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A-B-C to C-B-A phase crossing

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A-B-C to C-B-A phase crossing

Old 12-02-2019, 06:21 AM
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Default A-B-C to C-B-A phase crossing



Hi guys, I've got a technical question: due to clean cable routing, I had to cross the phases from the esc to motor.
From esc phase A the wire went to motor phase C, B went to B, and C went to A. At the same time I crossed the wires in the sensor cable following the same logic.

Can you please explain me why the motor didn't work in such configuration? Isn't the same for the esc logic? Just the rotation would be inverted... I think...

I attach a picture, which is not mine, to explain the problem of cable routing I would like to avoid

*** to be more clear the picture refers to normal phase connection. Inverting the phases would allow the wires to run straight
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Old 12-02-2019, 06:53 AM
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Originally Posted by Flygio View Post


Hi guys, I've got a technical question: due to clean cable routing, I had to cross the phases from the esc to motor.
From esc phase A the wire went to motor phase C, B went to B, and C went to A. At the same time I crossed the wires in the sensor cable following the same logic.

Can you please explain me why the motor didn't work in such configuration? Isn't the same for the esc logic? Just the rotation would be inverted... I think...

I attach a picture, which is not mine, to explain the problem of cable routing I would like to avoid

*** to be more clear the picture refers to normal phase connection. Inverting the phases would allow the wires to run straight
Without seeing your handiwork the first suggestion would be that you wired the sensor cable incorrectly. But even if you got it working, this is a terrible idea. The motor wouldn't run properly due to the timing advance now being in the wrong direction, plus the vehicle will be driving the wrong way.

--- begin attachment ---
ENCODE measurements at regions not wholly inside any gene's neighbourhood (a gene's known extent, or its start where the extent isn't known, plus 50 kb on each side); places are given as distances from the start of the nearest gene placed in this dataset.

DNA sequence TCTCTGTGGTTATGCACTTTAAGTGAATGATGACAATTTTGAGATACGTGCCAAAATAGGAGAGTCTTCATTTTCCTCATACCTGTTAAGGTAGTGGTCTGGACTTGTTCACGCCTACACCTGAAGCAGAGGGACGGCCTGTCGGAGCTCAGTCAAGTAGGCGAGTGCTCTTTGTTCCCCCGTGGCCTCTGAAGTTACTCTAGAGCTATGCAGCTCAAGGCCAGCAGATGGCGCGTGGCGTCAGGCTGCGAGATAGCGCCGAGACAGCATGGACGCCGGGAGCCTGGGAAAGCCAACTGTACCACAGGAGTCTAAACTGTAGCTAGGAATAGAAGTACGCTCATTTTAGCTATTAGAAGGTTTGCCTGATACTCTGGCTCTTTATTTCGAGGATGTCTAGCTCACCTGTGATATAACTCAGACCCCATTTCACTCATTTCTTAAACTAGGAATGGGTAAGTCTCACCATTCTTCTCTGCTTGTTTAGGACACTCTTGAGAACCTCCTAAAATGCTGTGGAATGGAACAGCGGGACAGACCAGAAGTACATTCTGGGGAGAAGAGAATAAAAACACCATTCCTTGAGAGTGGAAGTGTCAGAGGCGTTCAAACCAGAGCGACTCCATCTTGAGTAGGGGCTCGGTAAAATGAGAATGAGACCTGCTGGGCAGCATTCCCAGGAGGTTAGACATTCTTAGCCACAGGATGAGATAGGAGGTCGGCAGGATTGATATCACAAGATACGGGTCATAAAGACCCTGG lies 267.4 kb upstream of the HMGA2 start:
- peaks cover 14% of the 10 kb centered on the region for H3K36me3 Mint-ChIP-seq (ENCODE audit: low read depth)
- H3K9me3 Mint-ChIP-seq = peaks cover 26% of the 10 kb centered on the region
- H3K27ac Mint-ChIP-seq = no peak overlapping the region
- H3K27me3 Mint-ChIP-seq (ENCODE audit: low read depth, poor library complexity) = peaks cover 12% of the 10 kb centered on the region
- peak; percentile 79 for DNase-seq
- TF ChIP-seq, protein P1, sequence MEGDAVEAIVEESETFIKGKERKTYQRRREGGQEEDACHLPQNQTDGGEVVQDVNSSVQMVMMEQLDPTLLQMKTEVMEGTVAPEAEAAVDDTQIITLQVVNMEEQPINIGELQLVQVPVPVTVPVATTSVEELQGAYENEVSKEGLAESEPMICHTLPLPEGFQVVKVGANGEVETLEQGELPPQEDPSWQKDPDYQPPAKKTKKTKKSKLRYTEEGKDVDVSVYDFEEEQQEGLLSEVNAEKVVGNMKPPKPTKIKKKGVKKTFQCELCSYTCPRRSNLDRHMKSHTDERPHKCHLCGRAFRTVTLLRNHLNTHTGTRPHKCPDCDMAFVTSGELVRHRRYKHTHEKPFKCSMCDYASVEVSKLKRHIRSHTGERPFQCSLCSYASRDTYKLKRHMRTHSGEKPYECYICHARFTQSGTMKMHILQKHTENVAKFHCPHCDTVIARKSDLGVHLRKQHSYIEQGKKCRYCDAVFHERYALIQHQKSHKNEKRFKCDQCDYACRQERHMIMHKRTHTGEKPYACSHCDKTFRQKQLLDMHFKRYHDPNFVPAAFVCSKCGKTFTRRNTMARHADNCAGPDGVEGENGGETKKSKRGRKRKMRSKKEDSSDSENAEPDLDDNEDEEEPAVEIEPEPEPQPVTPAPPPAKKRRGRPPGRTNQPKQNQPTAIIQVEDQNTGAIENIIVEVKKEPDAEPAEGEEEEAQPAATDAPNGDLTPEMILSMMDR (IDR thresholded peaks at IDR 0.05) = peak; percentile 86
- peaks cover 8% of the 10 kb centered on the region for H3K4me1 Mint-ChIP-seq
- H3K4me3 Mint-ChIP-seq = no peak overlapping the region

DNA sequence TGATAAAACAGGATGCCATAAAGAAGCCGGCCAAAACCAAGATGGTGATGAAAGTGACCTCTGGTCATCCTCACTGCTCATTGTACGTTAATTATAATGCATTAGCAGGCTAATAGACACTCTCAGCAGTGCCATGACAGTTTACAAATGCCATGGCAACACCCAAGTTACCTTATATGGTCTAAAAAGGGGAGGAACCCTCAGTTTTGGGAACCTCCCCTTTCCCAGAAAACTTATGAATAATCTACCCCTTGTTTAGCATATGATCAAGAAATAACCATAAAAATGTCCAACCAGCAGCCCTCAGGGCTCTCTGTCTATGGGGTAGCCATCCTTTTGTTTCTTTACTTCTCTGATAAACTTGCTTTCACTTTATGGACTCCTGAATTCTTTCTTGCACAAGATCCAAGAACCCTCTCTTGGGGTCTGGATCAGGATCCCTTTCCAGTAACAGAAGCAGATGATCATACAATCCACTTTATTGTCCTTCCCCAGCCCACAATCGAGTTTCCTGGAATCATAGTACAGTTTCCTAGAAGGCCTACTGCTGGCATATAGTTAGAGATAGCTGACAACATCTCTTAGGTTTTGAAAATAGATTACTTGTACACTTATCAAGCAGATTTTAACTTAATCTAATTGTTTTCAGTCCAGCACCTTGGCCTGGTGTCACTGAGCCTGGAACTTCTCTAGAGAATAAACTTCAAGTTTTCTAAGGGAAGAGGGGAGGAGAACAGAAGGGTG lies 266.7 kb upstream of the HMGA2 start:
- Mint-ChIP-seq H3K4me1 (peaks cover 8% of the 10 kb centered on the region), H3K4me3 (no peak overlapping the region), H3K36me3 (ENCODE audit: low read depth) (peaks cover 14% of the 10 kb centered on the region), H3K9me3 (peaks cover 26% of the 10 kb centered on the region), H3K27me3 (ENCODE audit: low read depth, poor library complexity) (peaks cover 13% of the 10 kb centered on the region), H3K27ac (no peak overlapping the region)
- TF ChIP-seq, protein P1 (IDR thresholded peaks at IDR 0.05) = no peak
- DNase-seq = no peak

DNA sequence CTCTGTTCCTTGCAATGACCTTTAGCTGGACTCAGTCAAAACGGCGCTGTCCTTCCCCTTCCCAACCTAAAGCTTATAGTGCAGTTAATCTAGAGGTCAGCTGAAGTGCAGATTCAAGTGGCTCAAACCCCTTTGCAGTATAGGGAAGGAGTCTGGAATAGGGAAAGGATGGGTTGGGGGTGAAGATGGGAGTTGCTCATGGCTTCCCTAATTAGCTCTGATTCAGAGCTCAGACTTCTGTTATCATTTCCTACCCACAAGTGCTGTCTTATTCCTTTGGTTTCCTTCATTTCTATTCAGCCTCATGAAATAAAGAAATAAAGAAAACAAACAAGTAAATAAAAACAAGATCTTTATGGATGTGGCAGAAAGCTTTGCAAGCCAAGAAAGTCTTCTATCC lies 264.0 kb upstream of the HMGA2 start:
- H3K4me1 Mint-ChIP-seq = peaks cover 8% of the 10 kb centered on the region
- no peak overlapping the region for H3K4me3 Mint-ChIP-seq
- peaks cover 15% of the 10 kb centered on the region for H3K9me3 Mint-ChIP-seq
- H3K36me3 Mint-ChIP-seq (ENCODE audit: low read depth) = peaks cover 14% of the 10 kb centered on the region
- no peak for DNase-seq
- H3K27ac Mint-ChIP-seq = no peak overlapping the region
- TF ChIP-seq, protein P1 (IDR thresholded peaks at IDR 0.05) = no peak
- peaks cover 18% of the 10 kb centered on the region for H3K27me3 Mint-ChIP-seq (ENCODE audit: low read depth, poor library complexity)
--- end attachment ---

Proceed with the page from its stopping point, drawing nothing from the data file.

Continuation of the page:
The latest R1/Graupner ESCs will let you swap the order of ABC to CBA with a firmware setting, but otherwise swapping the wire order on sensored motors is unsupported.
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Old 12-02-2019, 08:05 AM
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I have several Orca ESC (B32, R32) and they can be switched using the program card. I suggest that you try that first.
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Old 12-02-2019, 10:26 AM
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You switched 2 wired, the motor will run in reverse and the sensors will then give a bad timing.
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Old 12-02-2019, 11:04 AM
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That picture looks like a HW ESC with an orca fan.
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Old 12-02-2019, 12:28 PM
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Originally Posted by malkiy View Post
That picture looks like a HW ESC with an orca fan.
You're right! After taking a closer look, it looks like my old HW 3.1. I automatically assumed that it was an Orca lol. My apologies for the confusion .
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Old 12-02-2019, 02:46 PM
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Originally Posted by Roelof View Post
You switched 2 wired, the motor will run in reverse and the sensors will then give a bad timing.
Why? You can chose the run direction regardlessly of the timing, the software will reverse it for you
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Old 12-02-2019, 02:47 PM
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Originally Posted by malkiy View Post
That picture looks like a HW ESC with an orca fan.
that pic is not mine, but the concept is the same I'm expressing
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Old 12-02-2019, 02:50 PM
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Originally Posted by gigaplex View Post
Without seeing your handiwork the first suggestion would be that you wired the sensor cable incorrectly. But even if you got it working, this is a terrible idea. The motor wouldn't run properly due to the timing advance now being in the wrong direction, plus the vehicle will be driving the wrong way.